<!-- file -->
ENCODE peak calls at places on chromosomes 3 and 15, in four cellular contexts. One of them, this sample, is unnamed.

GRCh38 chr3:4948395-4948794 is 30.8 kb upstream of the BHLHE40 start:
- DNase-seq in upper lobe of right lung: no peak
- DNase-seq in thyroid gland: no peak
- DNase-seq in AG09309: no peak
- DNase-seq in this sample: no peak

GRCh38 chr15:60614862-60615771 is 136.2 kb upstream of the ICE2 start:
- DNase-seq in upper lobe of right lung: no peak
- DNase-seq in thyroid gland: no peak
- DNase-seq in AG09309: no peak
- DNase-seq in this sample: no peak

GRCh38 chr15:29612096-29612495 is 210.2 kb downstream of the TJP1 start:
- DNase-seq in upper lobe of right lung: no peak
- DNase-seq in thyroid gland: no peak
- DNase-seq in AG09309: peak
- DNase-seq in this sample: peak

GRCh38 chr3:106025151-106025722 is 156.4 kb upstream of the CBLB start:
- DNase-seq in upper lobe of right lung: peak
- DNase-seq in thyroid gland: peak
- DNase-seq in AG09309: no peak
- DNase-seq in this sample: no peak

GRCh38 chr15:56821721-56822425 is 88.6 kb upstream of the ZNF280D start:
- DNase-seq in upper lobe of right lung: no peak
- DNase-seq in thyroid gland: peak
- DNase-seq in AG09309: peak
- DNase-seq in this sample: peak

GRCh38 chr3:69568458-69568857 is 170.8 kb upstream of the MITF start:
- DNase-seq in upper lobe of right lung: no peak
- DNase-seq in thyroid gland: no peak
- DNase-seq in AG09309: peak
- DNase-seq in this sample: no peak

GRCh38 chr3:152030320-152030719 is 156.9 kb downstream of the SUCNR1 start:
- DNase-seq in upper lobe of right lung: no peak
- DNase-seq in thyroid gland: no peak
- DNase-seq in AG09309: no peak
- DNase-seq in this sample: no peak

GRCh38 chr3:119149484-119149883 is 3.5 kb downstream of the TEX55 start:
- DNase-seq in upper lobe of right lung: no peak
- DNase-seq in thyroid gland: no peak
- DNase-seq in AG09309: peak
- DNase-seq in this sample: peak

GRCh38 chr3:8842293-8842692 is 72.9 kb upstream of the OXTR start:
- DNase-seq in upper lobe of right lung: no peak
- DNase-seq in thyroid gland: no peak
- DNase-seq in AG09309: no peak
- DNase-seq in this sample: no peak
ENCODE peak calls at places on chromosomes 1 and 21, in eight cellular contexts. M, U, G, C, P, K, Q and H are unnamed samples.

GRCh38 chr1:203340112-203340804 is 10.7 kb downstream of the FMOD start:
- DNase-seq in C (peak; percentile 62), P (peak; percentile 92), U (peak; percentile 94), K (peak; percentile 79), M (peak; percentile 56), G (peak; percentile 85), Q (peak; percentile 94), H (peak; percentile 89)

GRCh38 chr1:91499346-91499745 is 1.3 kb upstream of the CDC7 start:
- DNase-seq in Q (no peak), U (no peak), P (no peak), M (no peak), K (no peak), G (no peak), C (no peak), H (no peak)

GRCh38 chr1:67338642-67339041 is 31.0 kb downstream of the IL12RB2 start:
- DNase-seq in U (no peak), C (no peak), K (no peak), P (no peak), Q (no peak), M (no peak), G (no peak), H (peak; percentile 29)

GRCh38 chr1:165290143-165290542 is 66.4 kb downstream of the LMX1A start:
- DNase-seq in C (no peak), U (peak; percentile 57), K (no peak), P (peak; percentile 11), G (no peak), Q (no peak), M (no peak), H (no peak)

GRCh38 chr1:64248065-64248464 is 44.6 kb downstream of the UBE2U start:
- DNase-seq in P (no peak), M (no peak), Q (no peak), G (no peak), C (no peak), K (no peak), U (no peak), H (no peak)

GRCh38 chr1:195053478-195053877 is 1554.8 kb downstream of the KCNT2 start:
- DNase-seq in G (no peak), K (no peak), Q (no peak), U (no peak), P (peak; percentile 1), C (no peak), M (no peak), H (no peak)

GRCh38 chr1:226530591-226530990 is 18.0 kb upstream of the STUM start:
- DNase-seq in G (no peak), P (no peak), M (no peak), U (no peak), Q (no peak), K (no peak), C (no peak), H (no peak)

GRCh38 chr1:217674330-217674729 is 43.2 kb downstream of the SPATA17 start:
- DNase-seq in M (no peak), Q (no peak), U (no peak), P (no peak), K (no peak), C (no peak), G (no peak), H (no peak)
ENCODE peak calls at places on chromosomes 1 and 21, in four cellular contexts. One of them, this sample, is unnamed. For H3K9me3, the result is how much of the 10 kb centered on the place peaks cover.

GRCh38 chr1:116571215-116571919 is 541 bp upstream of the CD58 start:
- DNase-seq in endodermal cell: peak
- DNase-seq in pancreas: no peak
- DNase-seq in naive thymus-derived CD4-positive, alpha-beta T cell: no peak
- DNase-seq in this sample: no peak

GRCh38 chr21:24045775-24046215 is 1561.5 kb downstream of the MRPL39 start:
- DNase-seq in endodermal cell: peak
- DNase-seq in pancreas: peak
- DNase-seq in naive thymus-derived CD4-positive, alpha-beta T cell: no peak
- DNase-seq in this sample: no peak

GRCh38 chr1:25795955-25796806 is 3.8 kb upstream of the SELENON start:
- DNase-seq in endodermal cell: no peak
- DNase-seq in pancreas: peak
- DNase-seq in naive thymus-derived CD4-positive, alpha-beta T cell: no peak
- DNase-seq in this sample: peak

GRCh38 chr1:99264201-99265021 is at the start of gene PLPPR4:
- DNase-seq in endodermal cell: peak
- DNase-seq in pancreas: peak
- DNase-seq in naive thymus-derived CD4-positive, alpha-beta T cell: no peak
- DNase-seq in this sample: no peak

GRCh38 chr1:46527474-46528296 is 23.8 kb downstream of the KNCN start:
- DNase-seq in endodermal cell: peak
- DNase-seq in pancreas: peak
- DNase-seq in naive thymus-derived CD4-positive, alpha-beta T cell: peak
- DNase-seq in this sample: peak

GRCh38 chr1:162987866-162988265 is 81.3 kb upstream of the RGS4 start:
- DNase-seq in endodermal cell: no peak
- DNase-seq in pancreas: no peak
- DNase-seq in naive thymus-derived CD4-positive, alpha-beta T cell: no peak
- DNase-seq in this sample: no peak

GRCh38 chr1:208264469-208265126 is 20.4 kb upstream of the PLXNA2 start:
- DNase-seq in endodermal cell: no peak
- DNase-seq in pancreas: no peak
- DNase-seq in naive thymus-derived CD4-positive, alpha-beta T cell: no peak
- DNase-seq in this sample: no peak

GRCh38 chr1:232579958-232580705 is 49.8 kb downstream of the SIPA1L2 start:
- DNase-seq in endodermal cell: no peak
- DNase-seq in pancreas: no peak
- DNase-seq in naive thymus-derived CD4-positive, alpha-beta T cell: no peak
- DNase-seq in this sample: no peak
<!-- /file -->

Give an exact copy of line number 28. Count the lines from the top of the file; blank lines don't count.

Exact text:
- DNase-seq in upper lobe of right lung: no peak